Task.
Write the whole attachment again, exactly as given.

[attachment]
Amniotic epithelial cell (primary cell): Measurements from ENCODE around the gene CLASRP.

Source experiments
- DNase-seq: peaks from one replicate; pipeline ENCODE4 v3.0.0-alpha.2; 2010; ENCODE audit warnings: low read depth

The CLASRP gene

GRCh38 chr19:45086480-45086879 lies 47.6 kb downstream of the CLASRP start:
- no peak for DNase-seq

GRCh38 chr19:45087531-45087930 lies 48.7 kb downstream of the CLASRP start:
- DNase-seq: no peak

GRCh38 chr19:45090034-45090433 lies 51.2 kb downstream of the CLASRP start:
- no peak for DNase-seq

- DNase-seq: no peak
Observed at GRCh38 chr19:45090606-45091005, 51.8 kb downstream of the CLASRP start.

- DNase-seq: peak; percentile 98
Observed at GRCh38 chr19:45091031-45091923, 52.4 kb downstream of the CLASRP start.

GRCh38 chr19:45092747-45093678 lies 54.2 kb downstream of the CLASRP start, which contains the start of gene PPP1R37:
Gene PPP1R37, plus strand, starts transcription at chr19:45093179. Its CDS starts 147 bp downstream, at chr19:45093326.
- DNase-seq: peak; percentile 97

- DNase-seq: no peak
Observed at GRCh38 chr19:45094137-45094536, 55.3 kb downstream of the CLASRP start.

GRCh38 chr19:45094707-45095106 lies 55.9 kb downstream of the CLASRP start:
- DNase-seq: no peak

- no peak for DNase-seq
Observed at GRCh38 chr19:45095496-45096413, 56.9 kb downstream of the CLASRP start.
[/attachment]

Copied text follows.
Amniotic epithelial cell (primary cell): Measurements from ENCODE around the gene CLASRP.

Source experiments
- DNase-seq: peaks from one replicate; pipeline ENCODE4 v3.0.0-alpha.2; 2010; ENCODE audit warnings: low read depth

The CLASRP gene

GRCh38 chr19:45086480-45086879 lies 47.6 kb downstream of the CLASRP start:
- no peak for DNase-seq

GRCh38 chr19:45087531-45087930 lies 48.7 kb downstream of the CLASRP start:
- DNase-seq: no peak

GRCh38 chr19:45090034-45090433 lies 51.2 kb downstream of the CLASRP start:
- no peak for DNase-seq

- DNase-seq: no peak
Observed at GRCh38 chr19:45090606-45091005, 51.8 kb downstream of the CLASRP start.

- DNase-seq: peak; percentile 98
Observed at GRCh38 chr19:45091031-45091923, 52.4 kb downstream of the CLASRP start.

GRCh38 chr19:45092747-45093678 lies 54.2 kb downstream of the CLASRP start, which contains the start of gene PPP1R37:
Gene PPP1R37, plus strand, starts transcription at chr19:45093179. Its CDS starts 147 bp downstream, at chr19:45093326.
- DNase-seq: peak; percentile 97

- DNase-seq: no peak
Observed at GRCh38 chr19:45094137-45094536, 55.3 kb downstream of the CLASRP start.

GRCh38 chr19:45094707-45095106 lies 55.9 kb downstream of the CLASRP start:
- DNase-seq: no peak

- no peak for DNase-seq
Observed at GRCh38 chr19:45095496-45096413, 56.9 kb downstream of the CLASRP start.